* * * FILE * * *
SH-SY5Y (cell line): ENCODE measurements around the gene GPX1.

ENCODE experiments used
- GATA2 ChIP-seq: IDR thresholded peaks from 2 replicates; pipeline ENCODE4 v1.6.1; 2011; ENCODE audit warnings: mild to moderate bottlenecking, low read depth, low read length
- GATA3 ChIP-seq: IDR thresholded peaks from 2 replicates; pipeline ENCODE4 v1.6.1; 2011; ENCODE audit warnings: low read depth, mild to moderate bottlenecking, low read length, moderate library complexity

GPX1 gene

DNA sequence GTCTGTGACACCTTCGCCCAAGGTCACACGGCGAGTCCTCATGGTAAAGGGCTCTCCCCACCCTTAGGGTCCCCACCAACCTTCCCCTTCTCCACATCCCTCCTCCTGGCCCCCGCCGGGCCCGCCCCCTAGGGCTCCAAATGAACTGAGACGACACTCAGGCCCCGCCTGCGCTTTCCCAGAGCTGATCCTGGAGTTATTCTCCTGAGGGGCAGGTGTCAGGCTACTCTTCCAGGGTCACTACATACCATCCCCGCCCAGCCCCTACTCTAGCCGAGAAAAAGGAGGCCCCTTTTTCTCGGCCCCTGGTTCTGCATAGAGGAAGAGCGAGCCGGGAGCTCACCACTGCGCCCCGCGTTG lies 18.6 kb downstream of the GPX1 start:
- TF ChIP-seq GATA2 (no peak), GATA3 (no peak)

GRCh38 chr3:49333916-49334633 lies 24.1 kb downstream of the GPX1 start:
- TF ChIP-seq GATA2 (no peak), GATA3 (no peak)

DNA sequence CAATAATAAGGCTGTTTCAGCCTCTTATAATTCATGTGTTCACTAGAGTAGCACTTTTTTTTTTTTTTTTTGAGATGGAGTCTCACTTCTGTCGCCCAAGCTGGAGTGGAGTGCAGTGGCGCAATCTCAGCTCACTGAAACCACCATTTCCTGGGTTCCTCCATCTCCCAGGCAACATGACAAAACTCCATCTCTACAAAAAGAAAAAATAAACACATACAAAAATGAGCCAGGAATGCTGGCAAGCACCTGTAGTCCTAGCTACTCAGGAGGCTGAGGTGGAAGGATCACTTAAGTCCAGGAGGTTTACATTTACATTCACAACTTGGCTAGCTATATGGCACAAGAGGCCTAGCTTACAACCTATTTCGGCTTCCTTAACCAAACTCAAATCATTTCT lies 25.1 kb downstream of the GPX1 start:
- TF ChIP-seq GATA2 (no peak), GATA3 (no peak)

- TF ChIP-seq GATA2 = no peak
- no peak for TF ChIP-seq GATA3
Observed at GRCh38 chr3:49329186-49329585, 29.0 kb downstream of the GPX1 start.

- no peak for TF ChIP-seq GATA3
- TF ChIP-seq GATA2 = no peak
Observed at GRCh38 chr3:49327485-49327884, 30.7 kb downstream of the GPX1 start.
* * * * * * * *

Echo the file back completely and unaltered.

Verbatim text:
SH-SY5Y (cell line): ENCODE measurements around the gene GPX1.

ENCODE experiments used
- GATA2 ChIP-seq: IDR thresholded peaks from 2 replicates; pipeline ENCODE4 v1.6.1; 2011; ENCODE audit warnings: mild to moderate bottlenecking, low read depth, low read length
- GATA3 ChIP-seq: IDR thresholded peaks from 2 replicates; pipeline ENCODE4 v1.6.1; 2011; ENCODE audit warnings: low read depth, mild to moderate bottlenecking, low read length, moderate library complexity

GPX1 gene

DNA sequence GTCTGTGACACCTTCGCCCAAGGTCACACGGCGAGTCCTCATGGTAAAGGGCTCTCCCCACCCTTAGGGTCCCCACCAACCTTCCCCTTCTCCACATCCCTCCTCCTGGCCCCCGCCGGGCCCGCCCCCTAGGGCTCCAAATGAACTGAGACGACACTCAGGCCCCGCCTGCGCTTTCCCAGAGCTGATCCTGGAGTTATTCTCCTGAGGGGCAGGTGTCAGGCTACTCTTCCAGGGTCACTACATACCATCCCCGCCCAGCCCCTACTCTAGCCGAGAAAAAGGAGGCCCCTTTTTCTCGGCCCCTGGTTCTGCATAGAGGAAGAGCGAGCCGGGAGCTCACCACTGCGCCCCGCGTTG lies 18.6 kb downstream of the GPX1 start:
- TF ChIP-seq GATA2 (no peak), GATA3 (no peak)

GRCh38 chr3:49333916-49334633 lies 24.1 kb downstream of the GPX1 start:
- TF ChIP-seq GATA2 (no peak), GATA3 (no peak)

DNA sequence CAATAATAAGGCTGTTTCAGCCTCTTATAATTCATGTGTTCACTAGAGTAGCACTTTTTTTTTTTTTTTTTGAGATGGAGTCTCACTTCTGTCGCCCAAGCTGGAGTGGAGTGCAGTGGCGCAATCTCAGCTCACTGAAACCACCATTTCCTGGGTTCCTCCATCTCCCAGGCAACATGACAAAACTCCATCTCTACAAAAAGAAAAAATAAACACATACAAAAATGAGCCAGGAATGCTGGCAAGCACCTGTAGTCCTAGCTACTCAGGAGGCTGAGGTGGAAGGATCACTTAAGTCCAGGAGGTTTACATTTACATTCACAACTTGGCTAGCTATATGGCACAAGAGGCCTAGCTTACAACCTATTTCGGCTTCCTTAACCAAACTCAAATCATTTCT lies 25.1 kb downstream of the GPX1 start:
- TF ChIP-seq GATA2 (no peak), GATA3 (no peak)

- TF ChIP-seq GATA2 = no peak
- no peak for TF ChIP-seq GATA3
Observed at GRCh38 chr3:49329186-49329585, 29.0 kb downstream of the GPX1 start.

- no peak for TF ChIP-seq GATA3
- TF ChIP-seq GATA2 = no peak
Observed at GRCh38 chr3:49327485-49327884, 30.7 kb downstream of the GPX1 start.